A Nation Joined: The Transcontinental Railroad

On May 10, 1869, the east and west ends of the transcontinental railroad were joined 115 miles northwest of Park City. The meeting of the Central Pacific and Union Pacific railroads signaled the ceremonial joining of the United States.

The Golden Spike National Historic Site, in Box Elder County provides a splendid day trip opportunity from Park City. Through September, you can see working replicas of the locomotives that “met” at the site, the Jupiter and the 119. There are two auto tours available: a 14 mile round trip which affords views of the original track locations, and a two mile loop. The tours are self-guided. The Big Fill Walk is a 1.5 mile hike to the last rail and last spike of the massive engineering project.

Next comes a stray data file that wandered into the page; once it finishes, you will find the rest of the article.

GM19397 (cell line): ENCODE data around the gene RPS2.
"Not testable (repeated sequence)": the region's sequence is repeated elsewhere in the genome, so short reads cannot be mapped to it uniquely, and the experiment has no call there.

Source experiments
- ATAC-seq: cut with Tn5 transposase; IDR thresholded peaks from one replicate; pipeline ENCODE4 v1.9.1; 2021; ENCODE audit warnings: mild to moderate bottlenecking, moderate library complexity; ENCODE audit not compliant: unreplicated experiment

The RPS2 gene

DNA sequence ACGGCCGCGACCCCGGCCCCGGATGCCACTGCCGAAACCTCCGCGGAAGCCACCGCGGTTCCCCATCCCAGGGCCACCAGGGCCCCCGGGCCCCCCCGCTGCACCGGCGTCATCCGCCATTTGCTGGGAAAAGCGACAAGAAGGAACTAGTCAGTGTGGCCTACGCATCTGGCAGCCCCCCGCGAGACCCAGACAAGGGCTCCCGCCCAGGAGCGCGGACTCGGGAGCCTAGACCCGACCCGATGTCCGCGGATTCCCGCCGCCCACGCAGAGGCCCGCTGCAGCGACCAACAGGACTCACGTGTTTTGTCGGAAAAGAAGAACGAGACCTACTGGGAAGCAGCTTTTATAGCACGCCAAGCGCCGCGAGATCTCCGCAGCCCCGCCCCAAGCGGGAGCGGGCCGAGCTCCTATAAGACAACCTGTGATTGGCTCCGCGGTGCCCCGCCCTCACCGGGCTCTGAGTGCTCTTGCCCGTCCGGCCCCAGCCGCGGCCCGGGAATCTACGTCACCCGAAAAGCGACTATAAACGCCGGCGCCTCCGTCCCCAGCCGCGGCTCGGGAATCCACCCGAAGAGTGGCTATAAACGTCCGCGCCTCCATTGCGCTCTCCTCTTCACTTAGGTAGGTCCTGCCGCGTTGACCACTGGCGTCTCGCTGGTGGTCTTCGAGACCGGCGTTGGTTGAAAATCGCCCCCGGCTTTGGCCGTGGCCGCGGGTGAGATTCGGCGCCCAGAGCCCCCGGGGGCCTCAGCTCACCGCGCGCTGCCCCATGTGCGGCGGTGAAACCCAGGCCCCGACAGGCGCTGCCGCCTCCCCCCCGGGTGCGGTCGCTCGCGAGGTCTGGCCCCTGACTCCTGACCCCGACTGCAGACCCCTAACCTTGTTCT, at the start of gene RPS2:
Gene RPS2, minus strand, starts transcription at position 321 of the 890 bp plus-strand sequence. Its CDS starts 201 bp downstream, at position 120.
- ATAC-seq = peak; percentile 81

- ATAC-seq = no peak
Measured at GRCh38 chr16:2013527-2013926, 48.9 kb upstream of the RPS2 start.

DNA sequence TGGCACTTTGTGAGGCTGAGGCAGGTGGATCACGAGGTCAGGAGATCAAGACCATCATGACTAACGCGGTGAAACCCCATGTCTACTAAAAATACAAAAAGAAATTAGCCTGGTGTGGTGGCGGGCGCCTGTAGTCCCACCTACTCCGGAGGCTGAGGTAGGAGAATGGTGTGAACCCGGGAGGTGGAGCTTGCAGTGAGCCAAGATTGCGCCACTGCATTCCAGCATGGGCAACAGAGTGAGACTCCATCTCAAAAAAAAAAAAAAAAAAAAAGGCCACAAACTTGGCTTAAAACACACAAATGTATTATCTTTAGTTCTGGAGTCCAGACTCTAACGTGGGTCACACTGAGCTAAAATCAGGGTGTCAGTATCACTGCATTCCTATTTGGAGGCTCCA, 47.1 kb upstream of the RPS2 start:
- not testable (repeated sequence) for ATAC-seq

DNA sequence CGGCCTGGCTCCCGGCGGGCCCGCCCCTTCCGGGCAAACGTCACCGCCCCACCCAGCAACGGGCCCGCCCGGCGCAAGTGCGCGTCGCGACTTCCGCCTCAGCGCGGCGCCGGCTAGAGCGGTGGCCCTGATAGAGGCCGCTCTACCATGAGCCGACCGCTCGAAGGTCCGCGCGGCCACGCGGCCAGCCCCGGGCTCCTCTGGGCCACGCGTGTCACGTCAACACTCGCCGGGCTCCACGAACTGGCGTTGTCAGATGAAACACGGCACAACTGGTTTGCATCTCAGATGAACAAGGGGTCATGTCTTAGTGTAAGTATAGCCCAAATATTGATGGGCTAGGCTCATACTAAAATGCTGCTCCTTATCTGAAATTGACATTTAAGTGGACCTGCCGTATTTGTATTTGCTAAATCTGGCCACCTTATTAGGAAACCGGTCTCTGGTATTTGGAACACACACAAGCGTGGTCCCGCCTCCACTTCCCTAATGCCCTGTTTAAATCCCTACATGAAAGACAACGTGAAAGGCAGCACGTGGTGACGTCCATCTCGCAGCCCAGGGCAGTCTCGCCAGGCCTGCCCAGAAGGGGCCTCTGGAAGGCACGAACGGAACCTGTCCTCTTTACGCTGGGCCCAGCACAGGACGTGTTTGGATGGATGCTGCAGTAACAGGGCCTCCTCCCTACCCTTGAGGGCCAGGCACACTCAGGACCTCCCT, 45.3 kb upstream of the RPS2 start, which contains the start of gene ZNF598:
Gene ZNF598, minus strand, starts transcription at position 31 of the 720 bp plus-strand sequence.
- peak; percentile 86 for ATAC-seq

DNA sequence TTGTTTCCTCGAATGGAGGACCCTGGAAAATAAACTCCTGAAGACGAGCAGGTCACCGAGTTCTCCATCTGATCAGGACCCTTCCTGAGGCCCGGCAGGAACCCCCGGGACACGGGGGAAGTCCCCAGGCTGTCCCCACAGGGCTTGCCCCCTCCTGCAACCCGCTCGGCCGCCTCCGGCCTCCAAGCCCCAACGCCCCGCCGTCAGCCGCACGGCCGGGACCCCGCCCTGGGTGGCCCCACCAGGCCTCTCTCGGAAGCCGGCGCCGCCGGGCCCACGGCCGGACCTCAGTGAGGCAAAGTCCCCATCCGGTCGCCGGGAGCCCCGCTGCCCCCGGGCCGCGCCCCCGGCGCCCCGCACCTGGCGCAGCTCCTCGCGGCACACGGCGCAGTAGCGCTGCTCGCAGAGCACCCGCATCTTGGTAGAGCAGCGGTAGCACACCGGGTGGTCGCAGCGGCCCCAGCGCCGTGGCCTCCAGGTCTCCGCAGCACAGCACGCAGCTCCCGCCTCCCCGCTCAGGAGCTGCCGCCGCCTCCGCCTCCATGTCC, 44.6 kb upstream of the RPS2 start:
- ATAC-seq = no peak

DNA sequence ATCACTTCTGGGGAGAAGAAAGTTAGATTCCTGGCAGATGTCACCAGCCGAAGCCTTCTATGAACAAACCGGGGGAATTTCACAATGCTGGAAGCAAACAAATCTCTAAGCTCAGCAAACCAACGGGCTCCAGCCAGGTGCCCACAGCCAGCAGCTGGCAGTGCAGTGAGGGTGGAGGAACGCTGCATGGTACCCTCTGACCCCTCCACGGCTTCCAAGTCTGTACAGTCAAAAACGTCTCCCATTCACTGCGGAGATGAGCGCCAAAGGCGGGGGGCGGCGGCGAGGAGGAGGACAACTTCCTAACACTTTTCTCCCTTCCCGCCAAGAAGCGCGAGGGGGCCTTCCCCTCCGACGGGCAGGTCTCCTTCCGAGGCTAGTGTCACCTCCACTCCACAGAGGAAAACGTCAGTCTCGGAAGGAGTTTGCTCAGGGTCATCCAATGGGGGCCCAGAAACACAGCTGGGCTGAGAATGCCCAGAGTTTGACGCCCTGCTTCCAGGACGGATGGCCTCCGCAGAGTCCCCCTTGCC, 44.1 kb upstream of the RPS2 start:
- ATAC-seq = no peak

Interestingly, the golden spike was symbolic. Engineers had hoped to lay a final golden rail and tamp it with the golden spike, but gold is too soft to be spiked or run across by a steam-powered locomotive. You can see the actual, final spike but don’t expect it be golden. And you will also be surprised by the gaudy colors of the train replicas. Trains weren’t flat black until the twentieth century.

railway A Nation Joined: The Transcontinental Railroad

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Mountain Majesty, A Love Story

In the Wasatch Mountains, the Indian warrior Red Eagle, in his desperation to win the heart of the beautiful Utahna, who was being pursued by many suitors of great wealth, declared to her that he was a god. What girl wouldn’t fall for that? They became lovers, sparking the jealousy of the other would-be husbands.

Wasatch Mountains Mountain Majesty, A Love Story

Rumors started flying among the local groups of Ute Indians, and then the truth was revealed, when Red Eagle was wounded by a great bear. Gods don’t get wounded by bears large or small. He was a guy—a hunky guy to be sure—but not a god. Our girl Utahna was devastated.

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